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Scholars’ Seminar, Abbreviated (#1245)

Topics/tags: Teaching, Grinnell, longish

I spent my mornings this week at one of Grinnell’s summer workshops. For those who don’t know [1], summer workshops provide opportunities for Grinnell faculty and staff to get together to learn about and discuss topics of value, guided in their learning by other faculty and staff members. This summer, there are a wide variety of workshops on Advising/Mentoring, Tutorial, Community-Engaged Learning, the Global Learning Program, Rewriting the Reading Assignment, Fostering International Student Success, ChatGPT, Special Collections, Coachability, the Intro Math Curriculum, and Designing and Sequencing Writing Research Assignments.

Oh, there’s also the one I was in this week, which I refer to as Scholars’ Seminar, Abbreviated [2], a workshop on metacognition that draws upon the content of ASC-101, Scholars’ Seminar. Scholars’ Seminar is an awesome course that all students should consider [4]; in essence, it is a course on learning how to learn (or how to learn more effectively). The course covers learning theories, issues of metacognition, strategies for managing the Grinnell workload, and more.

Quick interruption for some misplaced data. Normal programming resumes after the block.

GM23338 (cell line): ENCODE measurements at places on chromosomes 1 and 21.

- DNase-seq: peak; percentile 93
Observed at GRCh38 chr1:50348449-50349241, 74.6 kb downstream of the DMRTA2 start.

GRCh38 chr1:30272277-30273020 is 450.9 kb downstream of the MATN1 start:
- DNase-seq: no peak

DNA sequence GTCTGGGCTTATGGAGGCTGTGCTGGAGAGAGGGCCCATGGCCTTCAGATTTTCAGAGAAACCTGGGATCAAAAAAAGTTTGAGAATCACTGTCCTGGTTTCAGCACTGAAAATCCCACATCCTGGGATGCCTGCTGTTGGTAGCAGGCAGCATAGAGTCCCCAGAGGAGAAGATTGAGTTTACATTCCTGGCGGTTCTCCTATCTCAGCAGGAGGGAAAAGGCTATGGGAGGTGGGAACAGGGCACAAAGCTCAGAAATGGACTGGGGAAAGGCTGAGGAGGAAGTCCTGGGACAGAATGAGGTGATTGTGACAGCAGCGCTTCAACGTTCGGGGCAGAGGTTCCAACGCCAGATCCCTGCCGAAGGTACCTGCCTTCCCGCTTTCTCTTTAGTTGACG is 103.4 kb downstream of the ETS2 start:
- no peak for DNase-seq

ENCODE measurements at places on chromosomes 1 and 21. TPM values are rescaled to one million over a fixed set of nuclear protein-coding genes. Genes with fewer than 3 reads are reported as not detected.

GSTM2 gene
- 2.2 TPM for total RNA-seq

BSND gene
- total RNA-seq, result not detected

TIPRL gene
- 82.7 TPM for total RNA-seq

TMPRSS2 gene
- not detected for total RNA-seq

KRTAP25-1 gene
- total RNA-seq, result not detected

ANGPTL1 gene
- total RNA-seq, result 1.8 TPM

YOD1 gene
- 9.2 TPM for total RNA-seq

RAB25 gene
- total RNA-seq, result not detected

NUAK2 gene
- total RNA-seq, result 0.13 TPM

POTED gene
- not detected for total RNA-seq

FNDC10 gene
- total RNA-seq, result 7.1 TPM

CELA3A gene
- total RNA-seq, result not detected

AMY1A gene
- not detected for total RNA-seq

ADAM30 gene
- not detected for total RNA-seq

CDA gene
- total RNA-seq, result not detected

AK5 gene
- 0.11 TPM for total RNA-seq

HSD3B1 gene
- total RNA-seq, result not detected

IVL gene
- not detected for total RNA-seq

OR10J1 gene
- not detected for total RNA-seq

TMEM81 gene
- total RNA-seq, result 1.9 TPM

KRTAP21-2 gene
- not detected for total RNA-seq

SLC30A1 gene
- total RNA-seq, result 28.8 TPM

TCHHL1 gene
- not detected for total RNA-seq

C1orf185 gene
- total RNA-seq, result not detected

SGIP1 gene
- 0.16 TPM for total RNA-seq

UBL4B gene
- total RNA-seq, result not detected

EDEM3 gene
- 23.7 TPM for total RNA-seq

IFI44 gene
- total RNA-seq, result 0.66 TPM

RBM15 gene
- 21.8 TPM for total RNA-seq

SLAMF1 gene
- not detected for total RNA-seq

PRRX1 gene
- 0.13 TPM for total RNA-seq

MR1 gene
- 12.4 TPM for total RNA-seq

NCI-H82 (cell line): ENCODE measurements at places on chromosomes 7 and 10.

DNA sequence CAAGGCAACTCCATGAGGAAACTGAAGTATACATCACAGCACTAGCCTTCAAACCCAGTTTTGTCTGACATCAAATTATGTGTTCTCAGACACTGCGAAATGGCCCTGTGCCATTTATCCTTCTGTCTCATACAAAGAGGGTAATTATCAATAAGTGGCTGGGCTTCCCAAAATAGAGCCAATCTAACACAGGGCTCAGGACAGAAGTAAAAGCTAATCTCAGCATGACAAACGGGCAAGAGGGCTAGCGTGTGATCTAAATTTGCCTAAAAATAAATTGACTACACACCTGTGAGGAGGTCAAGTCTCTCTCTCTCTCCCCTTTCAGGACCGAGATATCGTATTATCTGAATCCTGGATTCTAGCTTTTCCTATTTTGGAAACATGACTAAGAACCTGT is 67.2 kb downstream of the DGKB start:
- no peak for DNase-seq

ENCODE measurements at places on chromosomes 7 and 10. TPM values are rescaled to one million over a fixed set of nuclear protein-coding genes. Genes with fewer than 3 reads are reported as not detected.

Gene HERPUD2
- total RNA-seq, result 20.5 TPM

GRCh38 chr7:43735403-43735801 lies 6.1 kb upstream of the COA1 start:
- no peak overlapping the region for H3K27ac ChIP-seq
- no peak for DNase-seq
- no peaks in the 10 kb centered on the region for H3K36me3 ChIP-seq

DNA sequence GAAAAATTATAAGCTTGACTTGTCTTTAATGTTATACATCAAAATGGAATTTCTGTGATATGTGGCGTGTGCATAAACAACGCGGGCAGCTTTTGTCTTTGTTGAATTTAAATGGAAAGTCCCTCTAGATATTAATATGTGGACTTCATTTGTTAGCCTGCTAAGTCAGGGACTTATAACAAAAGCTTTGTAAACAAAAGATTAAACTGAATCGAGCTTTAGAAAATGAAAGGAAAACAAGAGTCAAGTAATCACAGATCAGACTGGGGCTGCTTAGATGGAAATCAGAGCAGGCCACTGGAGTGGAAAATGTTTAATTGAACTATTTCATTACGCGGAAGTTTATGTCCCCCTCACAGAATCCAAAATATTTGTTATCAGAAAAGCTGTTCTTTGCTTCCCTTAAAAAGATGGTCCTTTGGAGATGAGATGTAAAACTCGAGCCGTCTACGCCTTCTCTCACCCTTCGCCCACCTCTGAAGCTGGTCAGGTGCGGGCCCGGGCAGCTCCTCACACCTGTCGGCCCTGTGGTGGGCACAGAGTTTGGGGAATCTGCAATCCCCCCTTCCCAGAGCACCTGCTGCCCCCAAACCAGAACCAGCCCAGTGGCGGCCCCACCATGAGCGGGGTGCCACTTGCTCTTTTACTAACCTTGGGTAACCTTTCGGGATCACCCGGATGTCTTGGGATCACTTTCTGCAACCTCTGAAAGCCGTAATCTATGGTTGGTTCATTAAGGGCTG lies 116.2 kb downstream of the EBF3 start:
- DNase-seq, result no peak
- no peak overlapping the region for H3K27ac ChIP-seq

The workshop provided an opportunity for the participants to learn a bit about the course, to learn some of the content of the course, and to spend some time discussing the various issues raised, often in the context of our work. Plus, it was taught by the amazing Belinda Backous and Kate Ferraro. As I’ve said before, I learn something every time I talk to Belinda and Kate.

I also particularly appreciated the variety of people who participated in the workshop; there were only three faculty out of the fourteen or so participants. We had people from Academic Advising, the Writing Lab, the CTLA [5], the IGE [6], the LAPP [7,8], the President’s Office, and more. It’s wonderful to have the opportunity to hear such a wide variety of experiences and perspectives [9].

So, what did I take away from the workshop? Mostly, action items. I’m going to start with the things I can recall without looking at my notes [10], then list all the things I starred in my notes, and finally see if there’s anything else in that list that I want to recall.

Off the top of my head …

I plan to add a question about struggles and failure to my introductory surveys. It’s going to go something like this.